Focus in on the costs and quality of digital cameras








I’ve spent a couple of months working with two megapixel digital cameras and
am impressed. But I have reservations.


That is not a ringing endorsement. I own a dozen cameras, including studio view cameras
and an aerial camera. To me, a digital camera’s biggest fault is the delay while it
stores images between shots. That’s now a thing of the past. The fast memory in the
two megapixel cameras let me shoot as rapidly as with a motor-wind single-lens reflex
camera.


Sometimes I must use a high-end 35-mm camera for good images and don’t mind
waiting an hour to a week for the prints. Other times a Polaroid is preferable to get
instant prints. A low-end or midrange digital camera can make instant prints, too.
Megapixel camera images—holding 1 million pixels or more—are as good as Polaroid
prints. If you take a lot of pictures, rechargeable batteries will cut the cost
considerably below that of Polaroid shots, even counting the far higher cost of the
digital camera.


The fast battery consumption surprises most users when they buy a digital camera. But
you can store and erase as many images as you want on the same removable media, and the
cost of standard batteries is comparable to what you would spend on film and slide
developing.


Don’t expect to get more than about 40 digital images using flash out of a single
set of alkaline batteries.


Aside from their usefulness for low-end prints, digital cameras are tops when you need
to transmit an image, insert it in a document or post it on a Web page.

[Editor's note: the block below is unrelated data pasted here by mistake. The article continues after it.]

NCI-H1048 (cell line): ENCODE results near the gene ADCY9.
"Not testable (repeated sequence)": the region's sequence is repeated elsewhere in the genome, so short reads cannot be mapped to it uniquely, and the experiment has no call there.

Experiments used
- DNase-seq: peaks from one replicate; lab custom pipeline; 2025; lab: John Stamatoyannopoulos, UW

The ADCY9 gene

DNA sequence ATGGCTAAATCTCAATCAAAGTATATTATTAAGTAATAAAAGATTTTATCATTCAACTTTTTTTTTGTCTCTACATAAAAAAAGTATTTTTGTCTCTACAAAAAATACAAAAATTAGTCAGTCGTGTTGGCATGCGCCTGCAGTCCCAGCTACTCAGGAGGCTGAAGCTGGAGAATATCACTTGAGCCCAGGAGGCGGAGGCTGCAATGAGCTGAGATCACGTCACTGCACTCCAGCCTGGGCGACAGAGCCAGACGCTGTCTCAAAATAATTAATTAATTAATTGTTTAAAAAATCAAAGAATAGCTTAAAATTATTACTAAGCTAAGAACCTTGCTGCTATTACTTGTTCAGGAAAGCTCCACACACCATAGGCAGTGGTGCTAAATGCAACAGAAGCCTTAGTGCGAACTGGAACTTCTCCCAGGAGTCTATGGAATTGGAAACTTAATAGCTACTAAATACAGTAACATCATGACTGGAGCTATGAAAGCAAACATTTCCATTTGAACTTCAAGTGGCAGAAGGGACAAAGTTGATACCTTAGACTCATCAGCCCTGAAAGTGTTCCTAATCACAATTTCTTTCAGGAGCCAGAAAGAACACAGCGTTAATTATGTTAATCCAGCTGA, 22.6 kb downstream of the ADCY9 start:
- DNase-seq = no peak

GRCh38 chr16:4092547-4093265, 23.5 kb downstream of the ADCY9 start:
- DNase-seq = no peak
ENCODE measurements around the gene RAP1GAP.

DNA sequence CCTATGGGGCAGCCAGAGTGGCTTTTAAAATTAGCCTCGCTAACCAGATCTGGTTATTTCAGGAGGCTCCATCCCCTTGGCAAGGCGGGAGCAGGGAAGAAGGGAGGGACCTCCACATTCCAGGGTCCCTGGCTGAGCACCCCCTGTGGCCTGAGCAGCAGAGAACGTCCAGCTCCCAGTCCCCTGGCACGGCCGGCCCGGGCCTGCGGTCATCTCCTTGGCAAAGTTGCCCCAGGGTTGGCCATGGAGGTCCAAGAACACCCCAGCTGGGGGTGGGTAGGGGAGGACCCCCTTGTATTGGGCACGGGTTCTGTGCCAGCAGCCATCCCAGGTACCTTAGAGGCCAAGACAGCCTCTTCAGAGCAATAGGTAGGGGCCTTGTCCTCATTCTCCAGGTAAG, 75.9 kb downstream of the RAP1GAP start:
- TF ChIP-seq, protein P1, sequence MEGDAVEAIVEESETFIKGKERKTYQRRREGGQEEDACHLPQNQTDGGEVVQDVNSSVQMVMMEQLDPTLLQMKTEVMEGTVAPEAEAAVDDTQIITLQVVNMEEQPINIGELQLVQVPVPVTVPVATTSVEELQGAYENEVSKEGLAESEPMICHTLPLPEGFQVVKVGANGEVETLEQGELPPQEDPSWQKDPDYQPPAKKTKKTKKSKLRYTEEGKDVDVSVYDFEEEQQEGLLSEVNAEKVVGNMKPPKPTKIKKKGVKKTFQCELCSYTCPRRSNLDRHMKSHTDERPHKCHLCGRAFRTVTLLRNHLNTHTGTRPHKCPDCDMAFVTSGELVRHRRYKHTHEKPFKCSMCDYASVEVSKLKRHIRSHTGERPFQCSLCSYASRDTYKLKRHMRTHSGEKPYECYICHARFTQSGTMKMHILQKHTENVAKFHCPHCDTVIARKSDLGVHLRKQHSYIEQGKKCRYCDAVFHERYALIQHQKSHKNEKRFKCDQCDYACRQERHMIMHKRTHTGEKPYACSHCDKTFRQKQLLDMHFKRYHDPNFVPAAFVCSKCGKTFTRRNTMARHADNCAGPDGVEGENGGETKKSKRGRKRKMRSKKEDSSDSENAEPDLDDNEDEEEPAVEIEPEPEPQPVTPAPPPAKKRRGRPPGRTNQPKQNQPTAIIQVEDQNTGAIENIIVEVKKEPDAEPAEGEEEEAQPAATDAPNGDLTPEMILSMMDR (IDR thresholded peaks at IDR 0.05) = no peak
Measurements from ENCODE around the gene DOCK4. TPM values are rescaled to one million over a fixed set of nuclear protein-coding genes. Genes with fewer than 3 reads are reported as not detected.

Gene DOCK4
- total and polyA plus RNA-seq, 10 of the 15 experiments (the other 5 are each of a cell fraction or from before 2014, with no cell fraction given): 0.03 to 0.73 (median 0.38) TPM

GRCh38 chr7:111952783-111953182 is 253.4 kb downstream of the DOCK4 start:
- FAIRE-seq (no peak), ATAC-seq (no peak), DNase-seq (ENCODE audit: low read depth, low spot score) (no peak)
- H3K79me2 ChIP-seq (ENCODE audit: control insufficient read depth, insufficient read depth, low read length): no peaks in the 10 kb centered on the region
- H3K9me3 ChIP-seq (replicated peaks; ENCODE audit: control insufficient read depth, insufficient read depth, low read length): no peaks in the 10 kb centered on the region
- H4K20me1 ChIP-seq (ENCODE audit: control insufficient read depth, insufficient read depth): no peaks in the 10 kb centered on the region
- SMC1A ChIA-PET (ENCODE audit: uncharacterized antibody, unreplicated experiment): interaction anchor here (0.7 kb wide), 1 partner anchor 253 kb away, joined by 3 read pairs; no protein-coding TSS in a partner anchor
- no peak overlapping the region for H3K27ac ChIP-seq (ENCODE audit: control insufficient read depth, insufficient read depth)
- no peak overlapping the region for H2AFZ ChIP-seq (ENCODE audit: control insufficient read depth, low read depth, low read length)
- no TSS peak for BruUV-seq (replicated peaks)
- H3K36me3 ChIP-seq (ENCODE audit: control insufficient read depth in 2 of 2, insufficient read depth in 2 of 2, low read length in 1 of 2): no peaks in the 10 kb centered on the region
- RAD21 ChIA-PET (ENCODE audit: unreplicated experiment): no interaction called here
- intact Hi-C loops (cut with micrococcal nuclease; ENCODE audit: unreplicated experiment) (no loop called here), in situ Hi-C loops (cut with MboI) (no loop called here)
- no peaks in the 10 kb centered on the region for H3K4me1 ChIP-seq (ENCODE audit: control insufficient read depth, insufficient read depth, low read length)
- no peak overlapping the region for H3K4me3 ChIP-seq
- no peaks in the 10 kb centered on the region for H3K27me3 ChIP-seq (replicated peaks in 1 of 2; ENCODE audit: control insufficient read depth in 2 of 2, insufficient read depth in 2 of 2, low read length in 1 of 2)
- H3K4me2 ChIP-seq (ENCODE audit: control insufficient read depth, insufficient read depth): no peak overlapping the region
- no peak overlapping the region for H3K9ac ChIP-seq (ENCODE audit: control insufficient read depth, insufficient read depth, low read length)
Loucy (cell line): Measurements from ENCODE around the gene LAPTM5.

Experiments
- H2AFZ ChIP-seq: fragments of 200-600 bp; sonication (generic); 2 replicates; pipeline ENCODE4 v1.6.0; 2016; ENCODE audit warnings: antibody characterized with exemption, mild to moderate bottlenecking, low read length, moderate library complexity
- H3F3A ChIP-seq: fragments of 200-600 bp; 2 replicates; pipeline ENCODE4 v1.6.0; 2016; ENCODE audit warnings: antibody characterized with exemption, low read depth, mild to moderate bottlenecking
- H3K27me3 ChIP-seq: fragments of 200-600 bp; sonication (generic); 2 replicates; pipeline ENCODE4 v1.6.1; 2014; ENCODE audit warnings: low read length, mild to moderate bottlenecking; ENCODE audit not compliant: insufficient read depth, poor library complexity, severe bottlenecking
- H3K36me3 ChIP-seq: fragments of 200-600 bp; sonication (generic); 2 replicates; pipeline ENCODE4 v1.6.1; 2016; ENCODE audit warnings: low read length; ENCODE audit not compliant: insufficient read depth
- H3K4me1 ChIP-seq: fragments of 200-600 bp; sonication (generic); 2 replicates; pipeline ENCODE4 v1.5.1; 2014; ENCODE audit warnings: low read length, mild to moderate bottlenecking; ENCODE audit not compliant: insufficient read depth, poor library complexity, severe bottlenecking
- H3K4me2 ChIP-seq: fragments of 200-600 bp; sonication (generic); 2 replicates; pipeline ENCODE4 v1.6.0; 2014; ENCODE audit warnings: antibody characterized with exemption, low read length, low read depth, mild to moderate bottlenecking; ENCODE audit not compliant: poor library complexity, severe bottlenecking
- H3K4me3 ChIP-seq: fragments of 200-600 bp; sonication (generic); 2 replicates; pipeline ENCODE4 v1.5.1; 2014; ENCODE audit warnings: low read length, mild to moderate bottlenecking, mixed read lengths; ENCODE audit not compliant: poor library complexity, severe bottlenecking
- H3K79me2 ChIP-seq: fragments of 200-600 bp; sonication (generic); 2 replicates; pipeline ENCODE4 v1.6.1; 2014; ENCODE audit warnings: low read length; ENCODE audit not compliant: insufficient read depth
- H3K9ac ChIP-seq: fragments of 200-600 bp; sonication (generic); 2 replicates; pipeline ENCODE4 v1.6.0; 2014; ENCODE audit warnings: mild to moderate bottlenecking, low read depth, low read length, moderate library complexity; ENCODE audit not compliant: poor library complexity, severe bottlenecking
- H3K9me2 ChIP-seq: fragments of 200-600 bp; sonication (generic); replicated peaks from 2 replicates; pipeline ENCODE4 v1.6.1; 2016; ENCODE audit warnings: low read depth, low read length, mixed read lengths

I tested both cameras in publishing a dozen personal, business and local government Web
pages, and I never needed the highest resolution. A megapixel camera is overkill for most
Web tasks.


In shooting for the Internet, always keep resolution low. It will look OK on computer
monitors and will make pages load faster from the Internet.


But if you occasionally crop and enlarge images or want better resolution for printing,
pay extra for a midrange camera even if you work at the lowest resolution most of the
time. Lenses and other features will be better.


Users who work at high resolution should load up on storage. The same camera that
stores 40 or 50 640- by 480-pixel, low-resolution images in the standard version will
store only two to four megapixel images.


I tried the oddly shaped D-600L from Olympus America Inc., which was surprisingly
comfortable considering its large size, and the PhotoPC 700 from Epson America Inc. The
PhotoPC 700 had a 2-inch color LCD panel for previewing images, built-in 2X digital zoom
and an optional panoramic format.


The panoramic mode wasn’t appropriate for most Web pages, but it worked fine and
would be perfect for group shots. The PhotoPC also had an unusual power-on method:
rotating the large lens cover.


Both cameras weighed about the same, were equally easy to use and produced images of
similar quality at a maximum 1,280- by 960-pixel resolution with 16-million-color depth
and similar storage times. The Epson cost about $600 and the Olympus double that.


The Olympus’ shape, similar to that of 35-mm professional cameras, was dictated by
its extended lens barrel for motorized 3X optical zoom—the equivalent of a 36-
to-110-mm zoom on a 35-mm camera. The Epson had digital zoom.


Olympus’ latest D-620L model can shoot up to 3.3 images per second even at the
maximum 1,280-by-1,024 resolution. Yes, you can get equally good images and auto-focus,
auto-exposure and auto-flash features from a $200 35-mm film camera, but for direct PC or
Macintosh image transfers, you cannot beat a digital camera. And whenever you preview a
bad picture, just retake it.


John McCormick, a free-lance writer and computer consultant, has been working with
computers since the early 1960s. E-mail him at powerusr@penn.com.



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